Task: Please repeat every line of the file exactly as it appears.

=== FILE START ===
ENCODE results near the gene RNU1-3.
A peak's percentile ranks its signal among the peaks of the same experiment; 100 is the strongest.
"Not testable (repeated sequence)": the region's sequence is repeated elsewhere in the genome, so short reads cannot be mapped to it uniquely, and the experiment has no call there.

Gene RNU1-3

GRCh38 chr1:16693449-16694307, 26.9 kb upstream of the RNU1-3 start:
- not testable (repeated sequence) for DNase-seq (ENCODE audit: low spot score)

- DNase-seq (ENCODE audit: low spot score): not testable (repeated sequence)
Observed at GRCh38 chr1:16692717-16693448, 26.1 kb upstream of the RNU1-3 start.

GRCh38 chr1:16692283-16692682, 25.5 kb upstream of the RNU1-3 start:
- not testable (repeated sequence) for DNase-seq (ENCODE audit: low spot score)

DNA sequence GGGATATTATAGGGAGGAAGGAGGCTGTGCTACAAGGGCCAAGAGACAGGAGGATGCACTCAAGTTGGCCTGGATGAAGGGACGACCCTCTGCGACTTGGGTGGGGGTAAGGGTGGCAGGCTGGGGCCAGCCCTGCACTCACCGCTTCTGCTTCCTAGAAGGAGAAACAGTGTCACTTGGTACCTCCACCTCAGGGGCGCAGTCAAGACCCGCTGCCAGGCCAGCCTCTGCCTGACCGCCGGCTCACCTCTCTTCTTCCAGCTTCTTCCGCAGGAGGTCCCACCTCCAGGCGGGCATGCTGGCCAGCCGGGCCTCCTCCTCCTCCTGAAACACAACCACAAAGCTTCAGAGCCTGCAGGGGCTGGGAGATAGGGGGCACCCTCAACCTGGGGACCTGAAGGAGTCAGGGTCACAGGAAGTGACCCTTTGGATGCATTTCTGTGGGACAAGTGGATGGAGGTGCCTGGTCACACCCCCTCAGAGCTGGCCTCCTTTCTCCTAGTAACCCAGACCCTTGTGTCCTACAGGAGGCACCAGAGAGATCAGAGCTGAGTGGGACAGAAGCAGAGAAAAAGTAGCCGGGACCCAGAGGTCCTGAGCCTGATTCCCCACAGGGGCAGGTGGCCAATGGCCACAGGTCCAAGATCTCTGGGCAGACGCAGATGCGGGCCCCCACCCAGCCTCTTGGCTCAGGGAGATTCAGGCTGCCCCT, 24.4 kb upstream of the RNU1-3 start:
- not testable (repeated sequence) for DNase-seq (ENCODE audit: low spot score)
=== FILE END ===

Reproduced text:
ENCODE results near the gene RNU1-3.
A peak's percentile ranks its signal among the peaks of the same experiment; 100 is the strongest.
"Not testable (repeated sequence)": the region's sequence is repeated elsewhere in the genome, so short reads cannot be mapped to it uniquely, and the experiment has no call there.

Gene RNU1-3

GRCh38 chr1:16693449-16694307, 26.9 kb upstream of the RNU1-3 start:
- not testable (repeated sequence) for DNase-seq (ENCODE audit: low spot score)

- DNase-seq (ENCODE audit: low spot score): not testable (repeated sequence)
Observed at GRCh38 chr1:16692717-16693448, 26.1 kb upstream of the RNU1-3 start.

GRCh38 chr1:16692283-16692682, 25.5 kb upstream of the RNU1-3 start:
- not testable (repeated sequence) for DNase-seq (ENCODE audit: low spot score)

DNA sequence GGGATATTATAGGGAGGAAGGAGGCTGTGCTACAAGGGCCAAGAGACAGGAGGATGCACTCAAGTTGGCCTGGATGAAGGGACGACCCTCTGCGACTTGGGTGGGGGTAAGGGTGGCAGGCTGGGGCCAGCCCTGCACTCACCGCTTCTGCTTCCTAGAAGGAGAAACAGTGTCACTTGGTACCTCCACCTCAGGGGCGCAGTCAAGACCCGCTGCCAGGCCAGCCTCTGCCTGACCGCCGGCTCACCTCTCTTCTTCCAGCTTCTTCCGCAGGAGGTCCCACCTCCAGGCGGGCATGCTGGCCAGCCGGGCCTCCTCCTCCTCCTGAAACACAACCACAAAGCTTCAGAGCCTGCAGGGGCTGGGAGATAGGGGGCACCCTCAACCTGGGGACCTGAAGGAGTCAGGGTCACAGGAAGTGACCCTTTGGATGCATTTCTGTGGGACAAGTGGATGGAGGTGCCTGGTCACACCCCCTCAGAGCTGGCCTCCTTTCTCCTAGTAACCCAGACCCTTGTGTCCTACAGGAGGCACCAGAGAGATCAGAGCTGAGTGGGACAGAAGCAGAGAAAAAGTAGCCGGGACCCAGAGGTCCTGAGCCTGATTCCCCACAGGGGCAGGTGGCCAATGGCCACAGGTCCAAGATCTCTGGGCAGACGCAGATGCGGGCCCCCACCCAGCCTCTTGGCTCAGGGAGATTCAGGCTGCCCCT, 24.4 kb upstream of the RNU1-3 start:
- not testable (repeated sequence) for DNase-seq (ENCODE audit: low spot score)